Boards should assign responsibility to coordinate and develop their scheme's cyber security policy to one particular trustee, according to Anish Rav.
Speaking on 5 September at PP's annual Defined Contribution (DC) Conference, Capita Employee Benefits' head of DC strategy and proposition argued cyber security is no longer a fringe issue.
The General Data Protection Regulation (GDPR), which comes into force in May 2018, and the threat of a breach from criminals as well as media interest, means schemes must be proactive.
While a tick bock approach to cyber security is a good place to start, it could fall short when put to the test, he said.
There are a number of questions that trustee boards should be asking:
"Do you have a cyber security policy in place and are there protocols for it? How often does the scheme do penetration testing? How would you deal with a breach, and what is going to happen if you plan to change suppliers?"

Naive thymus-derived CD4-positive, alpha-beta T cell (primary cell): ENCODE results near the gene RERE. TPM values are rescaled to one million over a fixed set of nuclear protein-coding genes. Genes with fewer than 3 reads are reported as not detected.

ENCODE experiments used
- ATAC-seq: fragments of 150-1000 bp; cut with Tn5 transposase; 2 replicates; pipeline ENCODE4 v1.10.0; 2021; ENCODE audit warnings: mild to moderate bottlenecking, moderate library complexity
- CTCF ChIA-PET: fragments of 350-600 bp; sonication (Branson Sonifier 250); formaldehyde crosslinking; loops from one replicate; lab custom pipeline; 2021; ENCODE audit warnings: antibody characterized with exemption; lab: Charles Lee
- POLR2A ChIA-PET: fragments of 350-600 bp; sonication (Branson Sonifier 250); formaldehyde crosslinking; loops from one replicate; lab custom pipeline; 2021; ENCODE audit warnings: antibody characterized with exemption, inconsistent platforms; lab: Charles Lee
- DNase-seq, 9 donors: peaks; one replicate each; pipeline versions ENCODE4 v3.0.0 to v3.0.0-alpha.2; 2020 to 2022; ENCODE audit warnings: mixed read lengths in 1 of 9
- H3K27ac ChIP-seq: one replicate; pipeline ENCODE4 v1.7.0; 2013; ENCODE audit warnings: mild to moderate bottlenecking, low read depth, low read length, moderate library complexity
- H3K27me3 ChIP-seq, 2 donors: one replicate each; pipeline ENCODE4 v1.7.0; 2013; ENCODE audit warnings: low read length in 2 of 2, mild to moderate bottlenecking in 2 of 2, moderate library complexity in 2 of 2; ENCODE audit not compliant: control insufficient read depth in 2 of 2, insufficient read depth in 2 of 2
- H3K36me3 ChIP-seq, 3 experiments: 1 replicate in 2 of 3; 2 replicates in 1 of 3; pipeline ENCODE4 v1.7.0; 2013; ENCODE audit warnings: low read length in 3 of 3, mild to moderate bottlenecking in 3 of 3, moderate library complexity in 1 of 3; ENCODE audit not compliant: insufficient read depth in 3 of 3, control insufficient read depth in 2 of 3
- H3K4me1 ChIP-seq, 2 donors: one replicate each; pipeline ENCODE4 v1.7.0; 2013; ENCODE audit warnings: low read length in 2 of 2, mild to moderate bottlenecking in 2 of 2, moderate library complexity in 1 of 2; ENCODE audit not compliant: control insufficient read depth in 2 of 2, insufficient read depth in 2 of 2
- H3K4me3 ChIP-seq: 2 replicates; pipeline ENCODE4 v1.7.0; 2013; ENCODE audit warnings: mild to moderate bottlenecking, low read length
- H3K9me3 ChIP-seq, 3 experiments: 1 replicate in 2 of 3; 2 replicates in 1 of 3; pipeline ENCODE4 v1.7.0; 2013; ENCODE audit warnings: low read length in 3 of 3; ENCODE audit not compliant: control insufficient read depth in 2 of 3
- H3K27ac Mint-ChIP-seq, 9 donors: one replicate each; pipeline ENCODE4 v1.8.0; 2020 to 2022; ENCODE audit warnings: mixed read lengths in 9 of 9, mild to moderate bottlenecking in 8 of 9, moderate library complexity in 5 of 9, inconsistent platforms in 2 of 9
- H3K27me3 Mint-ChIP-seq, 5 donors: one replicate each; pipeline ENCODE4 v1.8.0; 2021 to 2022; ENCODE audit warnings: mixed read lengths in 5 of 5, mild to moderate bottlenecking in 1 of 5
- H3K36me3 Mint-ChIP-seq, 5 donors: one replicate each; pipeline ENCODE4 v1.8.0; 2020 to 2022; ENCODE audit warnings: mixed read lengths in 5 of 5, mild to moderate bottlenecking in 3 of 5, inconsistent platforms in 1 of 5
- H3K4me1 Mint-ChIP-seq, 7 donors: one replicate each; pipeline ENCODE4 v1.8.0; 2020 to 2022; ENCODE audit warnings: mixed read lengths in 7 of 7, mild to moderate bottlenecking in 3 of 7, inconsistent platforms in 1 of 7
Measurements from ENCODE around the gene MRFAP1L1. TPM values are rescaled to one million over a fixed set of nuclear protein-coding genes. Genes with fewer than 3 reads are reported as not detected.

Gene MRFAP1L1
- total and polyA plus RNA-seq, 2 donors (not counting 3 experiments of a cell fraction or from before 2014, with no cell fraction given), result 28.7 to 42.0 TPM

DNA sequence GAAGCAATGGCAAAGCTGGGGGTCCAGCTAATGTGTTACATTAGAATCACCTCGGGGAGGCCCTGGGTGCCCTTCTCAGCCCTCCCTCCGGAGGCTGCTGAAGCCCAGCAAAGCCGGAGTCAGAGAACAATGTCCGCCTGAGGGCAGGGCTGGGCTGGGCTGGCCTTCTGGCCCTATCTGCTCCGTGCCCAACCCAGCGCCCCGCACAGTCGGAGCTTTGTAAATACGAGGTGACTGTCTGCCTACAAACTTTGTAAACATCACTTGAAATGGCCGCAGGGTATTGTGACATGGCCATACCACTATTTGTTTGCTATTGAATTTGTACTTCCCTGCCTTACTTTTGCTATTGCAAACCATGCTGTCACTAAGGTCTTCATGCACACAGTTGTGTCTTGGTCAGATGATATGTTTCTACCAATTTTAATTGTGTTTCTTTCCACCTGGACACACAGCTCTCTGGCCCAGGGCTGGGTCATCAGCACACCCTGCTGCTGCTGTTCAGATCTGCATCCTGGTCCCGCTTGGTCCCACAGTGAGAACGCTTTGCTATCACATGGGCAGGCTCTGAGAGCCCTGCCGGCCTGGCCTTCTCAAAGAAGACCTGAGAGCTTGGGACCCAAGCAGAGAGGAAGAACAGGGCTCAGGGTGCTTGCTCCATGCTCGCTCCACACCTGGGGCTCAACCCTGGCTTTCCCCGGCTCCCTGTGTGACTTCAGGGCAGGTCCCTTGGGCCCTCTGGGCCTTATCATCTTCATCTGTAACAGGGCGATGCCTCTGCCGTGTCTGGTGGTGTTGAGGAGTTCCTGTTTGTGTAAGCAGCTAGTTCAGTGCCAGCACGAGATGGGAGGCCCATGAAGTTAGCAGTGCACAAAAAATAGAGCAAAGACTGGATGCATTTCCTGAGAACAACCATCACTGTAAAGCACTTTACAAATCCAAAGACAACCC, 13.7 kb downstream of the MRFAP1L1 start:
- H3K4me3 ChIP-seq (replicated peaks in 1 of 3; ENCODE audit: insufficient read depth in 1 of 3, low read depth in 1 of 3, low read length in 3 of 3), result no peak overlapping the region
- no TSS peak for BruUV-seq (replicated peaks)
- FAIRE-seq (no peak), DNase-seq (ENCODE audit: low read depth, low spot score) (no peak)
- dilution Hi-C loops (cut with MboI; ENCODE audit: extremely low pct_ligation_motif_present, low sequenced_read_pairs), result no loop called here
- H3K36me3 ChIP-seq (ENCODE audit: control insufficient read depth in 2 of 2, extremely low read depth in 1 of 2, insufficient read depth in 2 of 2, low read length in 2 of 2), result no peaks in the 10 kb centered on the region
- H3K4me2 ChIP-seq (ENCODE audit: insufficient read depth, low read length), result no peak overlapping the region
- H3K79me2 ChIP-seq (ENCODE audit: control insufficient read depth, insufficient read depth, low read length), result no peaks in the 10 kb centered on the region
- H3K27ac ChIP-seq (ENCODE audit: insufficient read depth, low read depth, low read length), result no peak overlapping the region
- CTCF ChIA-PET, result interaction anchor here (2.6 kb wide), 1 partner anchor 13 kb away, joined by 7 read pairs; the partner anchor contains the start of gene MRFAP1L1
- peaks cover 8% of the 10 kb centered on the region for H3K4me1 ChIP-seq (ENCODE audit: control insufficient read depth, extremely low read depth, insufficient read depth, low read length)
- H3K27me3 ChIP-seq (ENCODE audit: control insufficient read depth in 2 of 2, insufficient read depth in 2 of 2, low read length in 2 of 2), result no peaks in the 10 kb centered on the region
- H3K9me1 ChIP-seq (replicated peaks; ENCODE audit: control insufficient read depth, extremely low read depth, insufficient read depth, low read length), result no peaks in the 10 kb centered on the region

The data links between a scheme and its service providers mean contingency plans need to be holistic.
Such an approach can benefit from one trustee taking charge of this work, Rav added.
"Who is your nominated cybersecurity expert? Trustees need to embrace all aspects of security and not wait to develop a cyber security strategy. A practical tip is that trustees do not have to be cyber security experts; they can if they want to but the main point is to have someone on the board that can coordinate the strategy.
"We have to move away from the tick box approach to cyber security as schemes have to keep personal records, the threat [from cyber criminals] is very real, and it is front page news."
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